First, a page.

Dr. visit and my prescriptions

Discussion in 'Off-topic' started by DKW, Nov 17, 2016.

  1. DKW

    DKW Active Member

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    Went to the Dr. yesterday for a quarterly checkup. The day before I got a reminder from their office about the visit and was told to bring in all my prescriptions for the dr. to review. This was the first time they had asked me to bring in my prescriptions so I was curious as to why.

    Anyway, I was in the exam room getting my blood pressure, pulse, etc. checked by the nurse before the dr. come in, I ask her what’s the deal with bringing in the prescriptions. She went on to explain the reason the dr. wanted to see them is because they were getting feedback from patients (I guess) that the pharmacies were filling the wrong prescription, wrong dosage, wrong usage, etc. and they wanted to make sure everyone’s medicine was correct.

    To me I place this issues squarely on all doctors and not on the pharmacy. Have you ever tried to read the prescription on the paper they give you to give to the pharmacy, it looks like some other language besides English. No wonder the pharmacies get it wrong sometimes it is amazing they don’t get it wrong a lot more.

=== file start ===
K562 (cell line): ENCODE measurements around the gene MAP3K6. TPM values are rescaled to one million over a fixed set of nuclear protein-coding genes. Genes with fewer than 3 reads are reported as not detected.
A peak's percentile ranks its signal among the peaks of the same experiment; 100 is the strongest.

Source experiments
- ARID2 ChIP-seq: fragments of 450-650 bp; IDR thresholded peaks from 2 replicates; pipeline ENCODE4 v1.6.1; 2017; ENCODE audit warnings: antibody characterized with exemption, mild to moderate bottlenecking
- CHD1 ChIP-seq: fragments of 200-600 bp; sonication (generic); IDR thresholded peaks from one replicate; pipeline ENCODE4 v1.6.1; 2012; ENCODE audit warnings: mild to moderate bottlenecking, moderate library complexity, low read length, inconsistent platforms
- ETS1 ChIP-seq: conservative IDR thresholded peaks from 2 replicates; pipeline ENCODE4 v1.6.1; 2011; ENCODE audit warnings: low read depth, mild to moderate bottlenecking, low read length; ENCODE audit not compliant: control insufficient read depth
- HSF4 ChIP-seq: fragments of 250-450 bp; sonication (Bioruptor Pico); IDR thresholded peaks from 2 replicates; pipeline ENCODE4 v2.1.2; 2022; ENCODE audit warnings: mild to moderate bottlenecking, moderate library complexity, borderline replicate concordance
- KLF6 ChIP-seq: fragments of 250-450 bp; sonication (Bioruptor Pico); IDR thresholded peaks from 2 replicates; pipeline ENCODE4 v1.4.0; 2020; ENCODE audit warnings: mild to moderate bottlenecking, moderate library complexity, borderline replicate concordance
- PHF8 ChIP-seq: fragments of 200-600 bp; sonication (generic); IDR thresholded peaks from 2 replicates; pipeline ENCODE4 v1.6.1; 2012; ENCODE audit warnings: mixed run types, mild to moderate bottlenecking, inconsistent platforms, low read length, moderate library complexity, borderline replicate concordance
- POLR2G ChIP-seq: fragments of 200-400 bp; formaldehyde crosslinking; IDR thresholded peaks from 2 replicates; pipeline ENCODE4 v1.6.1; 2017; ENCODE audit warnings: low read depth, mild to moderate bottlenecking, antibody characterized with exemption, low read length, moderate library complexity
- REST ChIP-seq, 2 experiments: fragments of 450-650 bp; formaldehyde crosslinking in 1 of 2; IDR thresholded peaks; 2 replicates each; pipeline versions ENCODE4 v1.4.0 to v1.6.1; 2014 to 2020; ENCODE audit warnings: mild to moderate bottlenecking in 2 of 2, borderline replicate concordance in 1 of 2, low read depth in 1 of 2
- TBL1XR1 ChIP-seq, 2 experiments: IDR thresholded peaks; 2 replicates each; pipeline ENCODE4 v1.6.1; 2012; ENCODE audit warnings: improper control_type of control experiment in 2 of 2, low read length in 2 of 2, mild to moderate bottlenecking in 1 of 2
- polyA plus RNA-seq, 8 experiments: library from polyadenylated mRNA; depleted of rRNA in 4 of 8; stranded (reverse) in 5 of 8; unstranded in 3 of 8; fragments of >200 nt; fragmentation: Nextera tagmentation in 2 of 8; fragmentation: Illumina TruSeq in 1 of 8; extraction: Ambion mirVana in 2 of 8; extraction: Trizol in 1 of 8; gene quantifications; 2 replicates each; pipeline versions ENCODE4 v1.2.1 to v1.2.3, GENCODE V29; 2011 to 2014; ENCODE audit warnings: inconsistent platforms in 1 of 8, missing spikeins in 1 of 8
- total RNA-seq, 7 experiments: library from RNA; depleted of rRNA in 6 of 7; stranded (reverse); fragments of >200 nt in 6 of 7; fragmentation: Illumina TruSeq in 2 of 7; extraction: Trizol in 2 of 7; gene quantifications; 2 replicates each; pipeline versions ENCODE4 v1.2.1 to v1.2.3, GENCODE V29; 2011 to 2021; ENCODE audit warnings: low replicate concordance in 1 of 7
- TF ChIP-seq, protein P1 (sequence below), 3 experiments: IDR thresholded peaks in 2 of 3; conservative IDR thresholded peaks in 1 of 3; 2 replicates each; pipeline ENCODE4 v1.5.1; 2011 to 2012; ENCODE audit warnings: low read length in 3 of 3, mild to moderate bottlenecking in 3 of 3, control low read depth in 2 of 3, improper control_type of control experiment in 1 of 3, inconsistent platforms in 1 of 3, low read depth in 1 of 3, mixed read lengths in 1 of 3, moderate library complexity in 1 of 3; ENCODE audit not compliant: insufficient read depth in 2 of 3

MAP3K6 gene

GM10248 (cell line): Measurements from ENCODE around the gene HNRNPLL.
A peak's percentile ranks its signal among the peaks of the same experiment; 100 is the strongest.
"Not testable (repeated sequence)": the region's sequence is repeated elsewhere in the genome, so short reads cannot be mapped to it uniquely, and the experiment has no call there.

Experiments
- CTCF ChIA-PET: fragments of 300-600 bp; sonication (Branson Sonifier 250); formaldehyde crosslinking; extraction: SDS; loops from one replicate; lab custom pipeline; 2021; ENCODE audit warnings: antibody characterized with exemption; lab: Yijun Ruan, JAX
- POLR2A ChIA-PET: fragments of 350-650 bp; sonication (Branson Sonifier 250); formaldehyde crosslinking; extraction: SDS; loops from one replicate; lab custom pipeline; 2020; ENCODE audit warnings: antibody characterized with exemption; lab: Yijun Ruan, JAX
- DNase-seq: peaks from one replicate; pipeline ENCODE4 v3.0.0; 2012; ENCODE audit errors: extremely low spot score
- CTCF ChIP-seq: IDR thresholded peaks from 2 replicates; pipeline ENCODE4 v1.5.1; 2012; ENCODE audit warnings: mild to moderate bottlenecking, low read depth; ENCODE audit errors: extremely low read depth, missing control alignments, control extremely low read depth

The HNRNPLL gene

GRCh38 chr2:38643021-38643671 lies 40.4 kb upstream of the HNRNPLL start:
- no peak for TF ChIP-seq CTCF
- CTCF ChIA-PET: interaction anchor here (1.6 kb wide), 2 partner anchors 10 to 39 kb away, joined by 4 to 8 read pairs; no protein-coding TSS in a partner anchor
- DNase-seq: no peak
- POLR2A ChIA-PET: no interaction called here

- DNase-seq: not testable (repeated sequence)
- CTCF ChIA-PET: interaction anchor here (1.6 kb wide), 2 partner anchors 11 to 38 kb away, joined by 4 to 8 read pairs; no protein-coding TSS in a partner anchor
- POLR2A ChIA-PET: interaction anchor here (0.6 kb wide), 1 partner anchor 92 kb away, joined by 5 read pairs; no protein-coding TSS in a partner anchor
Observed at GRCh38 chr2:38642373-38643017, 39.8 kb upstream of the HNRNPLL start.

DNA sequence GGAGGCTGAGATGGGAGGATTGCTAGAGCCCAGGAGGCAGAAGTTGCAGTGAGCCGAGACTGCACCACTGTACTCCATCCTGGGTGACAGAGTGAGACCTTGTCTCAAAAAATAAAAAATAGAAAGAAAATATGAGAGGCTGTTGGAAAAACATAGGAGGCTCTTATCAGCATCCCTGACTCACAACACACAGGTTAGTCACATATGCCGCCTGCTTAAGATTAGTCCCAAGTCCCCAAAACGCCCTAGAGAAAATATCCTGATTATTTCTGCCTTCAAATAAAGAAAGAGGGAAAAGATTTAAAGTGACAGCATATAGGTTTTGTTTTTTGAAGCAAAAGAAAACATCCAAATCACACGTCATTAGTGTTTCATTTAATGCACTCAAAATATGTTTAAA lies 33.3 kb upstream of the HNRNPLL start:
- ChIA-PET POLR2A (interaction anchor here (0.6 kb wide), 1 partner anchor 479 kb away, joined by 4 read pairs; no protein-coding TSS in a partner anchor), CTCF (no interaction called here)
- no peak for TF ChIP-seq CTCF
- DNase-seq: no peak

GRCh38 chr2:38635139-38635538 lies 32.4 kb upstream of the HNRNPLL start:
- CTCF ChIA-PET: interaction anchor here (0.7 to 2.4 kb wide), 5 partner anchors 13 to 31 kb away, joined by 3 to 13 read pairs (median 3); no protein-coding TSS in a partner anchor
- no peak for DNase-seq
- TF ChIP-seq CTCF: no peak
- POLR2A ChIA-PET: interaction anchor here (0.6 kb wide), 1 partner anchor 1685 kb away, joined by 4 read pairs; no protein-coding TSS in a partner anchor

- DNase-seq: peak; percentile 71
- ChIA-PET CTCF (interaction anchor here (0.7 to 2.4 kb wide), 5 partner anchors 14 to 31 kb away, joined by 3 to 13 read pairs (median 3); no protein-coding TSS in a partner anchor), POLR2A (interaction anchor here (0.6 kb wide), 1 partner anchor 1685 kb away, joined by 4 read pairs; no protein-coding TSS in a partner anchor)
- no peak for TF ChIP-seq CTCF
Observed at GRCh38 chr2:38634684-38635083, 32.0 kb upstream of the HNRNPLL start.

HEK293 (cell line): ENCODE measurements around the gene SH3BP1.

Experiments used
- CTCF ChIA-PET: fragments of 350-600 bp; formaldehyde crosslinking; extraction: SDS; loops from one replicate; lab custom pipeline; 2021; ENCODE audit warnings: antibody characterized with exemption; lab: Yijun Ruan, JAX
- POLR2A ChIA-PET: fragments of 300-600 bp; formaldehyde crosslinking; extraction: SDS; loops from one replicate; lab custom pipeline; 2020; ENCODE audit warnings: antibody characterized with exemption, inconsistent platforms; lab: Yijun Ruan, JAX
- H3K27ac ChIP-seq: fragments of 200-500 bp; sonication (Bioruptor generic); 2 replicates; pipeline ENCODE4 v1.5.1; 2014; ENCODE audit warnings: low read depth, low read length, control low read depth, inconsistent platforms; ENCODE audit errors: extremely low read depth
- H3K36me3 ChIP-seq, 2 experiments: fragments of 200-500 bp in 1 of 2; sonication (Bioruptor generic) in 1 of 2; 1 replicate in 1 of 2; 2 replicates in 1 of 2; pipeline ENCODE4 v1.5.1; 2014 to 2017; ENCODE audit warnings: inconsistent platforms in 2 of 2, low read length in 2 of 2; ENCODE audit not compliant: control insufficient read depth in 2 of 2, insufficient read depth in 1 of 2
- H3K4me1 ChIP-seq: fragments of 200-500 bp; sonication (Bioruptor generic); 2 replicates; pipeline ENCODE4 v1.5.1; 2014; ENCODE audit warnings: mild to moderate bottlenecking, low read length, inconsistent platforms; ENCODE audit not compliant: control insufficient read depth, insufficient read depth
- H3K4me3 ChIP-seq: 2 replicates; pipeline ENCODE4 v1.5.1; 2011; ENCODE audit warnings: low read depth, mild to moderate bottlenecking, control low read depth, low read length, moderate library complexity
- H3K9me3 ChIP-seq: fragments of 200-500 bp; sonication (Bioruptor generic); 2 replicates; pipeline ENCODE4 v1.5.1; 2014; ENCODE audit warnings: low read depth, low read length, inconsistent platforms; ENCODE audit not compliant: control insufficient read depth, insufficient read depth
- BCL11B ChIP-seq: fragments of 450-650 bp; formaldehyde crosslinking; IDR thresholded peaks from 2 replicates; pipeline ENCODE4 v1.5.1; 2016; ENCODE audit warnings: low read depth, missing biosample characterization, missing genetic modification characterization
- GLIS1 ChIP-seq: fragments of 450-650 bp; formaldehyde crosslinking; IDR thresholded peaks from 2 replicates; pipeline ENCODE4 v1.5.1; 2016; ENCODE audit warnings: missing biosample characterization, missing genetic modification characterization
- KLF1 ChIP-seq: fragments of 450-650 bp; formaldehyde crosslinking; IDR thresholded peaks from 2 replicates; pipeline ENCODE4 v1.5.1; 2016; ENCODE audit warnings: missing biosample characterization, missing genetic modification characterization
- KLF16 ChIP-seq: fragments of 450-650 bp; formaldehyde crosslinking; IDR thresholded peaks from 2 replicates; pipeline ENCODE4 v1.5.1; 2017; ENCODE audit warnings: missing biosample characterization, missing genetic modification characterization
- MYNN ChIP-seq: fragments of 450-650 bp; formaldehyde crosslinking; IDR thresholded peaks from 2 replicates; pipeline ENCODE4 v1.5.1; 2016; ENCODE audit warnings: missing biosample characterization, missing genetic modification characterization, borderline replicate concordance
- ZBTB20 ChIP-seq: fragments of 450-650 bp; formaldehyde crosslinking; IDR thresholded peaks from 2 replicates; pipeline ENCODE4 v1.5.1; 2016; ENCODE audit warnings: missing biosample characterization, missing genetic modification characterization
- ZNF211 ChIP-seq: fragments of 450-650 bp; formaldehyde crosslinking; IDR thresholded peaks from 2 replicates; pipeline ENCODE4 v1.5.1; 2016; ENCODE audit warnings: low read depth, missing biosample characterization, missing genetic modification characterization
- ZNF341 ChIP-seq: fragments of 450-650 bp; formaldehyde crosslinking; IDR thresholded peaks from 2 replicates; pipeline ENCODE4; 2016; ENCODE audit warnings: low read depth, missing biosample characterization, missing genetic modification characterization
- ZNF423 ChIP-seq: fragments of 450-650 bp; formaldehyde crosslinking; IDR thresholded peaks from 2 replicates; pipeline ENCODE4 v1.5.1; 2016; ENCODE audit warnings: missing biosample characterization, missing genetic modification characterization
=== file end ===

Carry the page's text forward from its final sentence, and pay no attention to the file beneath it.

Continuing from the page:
I am amazed more pharmacist don’t require them prescription to be clearly legible so more errors are not made. I bet if they started rejecting to fill the prescription until the dr. wrote it clearly, this would fix the problem.

    Just a rant and an observation.
     
  2. ber950

    ber950 Active Member

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    Now days I don't even get a written prescription. They are just sent to the pharmacy electronically, but the old written scripts were actually pretty legible. A lot of it was in Latin shorthand designed to be quick to write and easy for the pharmacist to read but difficult for the general public.
     

  3. awanatech

    awanatech Well-Known Member

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    Most of my prescriptions in recent years are also sent electronically. When I have gotten a paper script, it is computer printed and then just signed by the dr.
     
  4. Adam5

    Adam5 Atlanta Overwatch

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    This.

    All of mine are sent electronically, except if I get a narcotic. Those are computer printed and signed by the doctor.